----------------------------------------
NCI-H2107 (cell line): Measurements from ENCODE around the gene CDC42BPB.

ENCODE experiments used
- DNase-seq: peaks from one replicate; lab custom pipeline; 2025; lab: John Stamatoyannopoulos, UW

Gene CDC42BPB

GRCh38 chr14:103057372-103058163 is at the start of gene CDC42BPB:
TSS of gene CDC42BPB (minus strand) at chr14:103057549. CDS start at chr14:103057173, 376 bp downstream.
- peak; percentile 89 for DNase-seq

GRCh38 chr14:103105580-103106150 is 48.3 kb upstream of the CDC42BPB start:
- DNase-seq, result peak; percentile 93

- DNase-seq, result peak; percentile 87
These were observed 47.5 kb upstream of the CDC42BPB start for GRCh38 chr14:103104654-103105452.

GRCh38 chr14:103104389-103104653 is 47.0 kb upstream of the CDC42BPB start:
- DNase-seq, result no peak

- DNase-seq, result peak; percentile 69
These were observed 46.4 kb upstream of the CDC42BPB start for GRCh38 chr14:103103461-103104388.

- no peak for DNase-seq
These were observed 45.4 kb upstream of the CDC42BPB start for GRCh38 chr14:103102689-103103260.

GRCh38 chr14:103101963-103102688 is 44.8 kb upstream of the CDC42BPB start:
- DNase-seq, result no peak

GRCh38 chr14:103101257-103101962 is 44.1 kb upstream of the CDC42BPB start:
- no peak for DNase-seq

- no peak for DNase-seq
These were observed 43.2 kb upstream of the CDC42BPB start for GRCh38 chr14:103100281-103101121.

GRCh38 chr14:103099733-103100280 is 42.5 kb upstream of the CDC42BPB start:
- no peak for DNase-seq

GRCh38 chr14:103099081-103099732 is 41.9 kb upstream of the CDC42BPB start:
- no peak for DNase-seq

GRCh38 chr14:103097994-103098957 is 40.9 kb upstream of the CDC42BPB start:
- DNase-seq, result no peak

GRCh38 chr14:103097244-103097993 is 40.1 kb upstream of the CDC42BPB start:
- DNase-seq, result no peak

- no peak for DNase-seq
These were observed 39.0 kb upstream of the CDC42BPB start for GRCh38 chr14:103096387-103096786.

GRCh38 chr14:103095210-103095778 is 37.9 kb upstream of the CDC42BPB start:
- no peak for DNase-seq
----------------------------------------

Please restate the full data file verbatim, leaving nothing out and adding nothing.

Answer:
NCI-H2107 (cell line): Measurements from ENCODE around the gene CDC42BPB.

ENCODE experiments used
- DNase-seq: peaks from one replicate; lab custom pipeline; 2025; lab: John Stamatoyannopoulos, UW

Gene CDC42BPB

GRCh38 chr14:103057372-103058163 is at the start of gene CDC42BPB:
TSS of gene CDC42BPB (minus strand) at chr14:103057549. CDS start at chr14:103057173, 376 bp downstream.
- peak; percentile 89 for DNase-seq

GRCh38 chr14:103105580-103106150 is 48.3 kb upstream of the CDC42BPB start:
- DNase-seq, result peak; percentile 93

- DNase-seq, result peak; percentile 87
These were observed 47.5 kb upstream of the CDC42BPB start for GRCh38 chr14:103104654-103105452.

GRCh38 chr14:103104389-103104653 is 47.0 kb upstream of the CDC42BPB start:
- DNase-seq, result no peak

- DNase-seq, result peak; percentile 69
These were observed 46.4 kb upstream of the CDC42BPB start for GRCh38 chr14:103103461-103104388.

- no peak for DNase-seq
These were observed 45.4 kb upstream of the CDC42BPB start for GRCh38 chr14:103102689-103103260.

GRCh38 chr14:103101963-103102688 is 44.8 kb upstream of the CDC42BPB start:
- DNase-seq, result no peak

GRCh38 chr14:103101257-103101962 is 44.1 kb upstream of the CDC42BPB start:
- no peak for DNase-seq

- no peak for DNase-seq
These were observed 43.2 kb upstream of the CDC42BPB start for GRCh38 chr14:103100281-103101121.

GRCh38 chr14:103099733-103100280 is 42.5 kb upstream of the CDC42BPB start:
- no peak for DNase-seq

GRCh38 chr14:103099081-103099732 is 41.9 kb upstream of the CDC42BPB start:
- no peak for DNase-seq

GRCh38 chr14:103097994-103098957 is 40.9 kb upstream of the CDC42BPB start:
- DNase-seq, result no peak

GRCh38 chr14:103097244-103097993 is 40.1 kb upstream of the CDC42BPB start:
- DNase-seq, result no peak

- no peak for DNase-seq
These were observed 39.0 kb upstream of the CDC42BPB start for GRCh38 chr14:103096387-103096786.

GRCh38 chr14:103095210-103095778 is 37.9 kb upstream of the CDC42BPB start:
- no peak for DNase-seq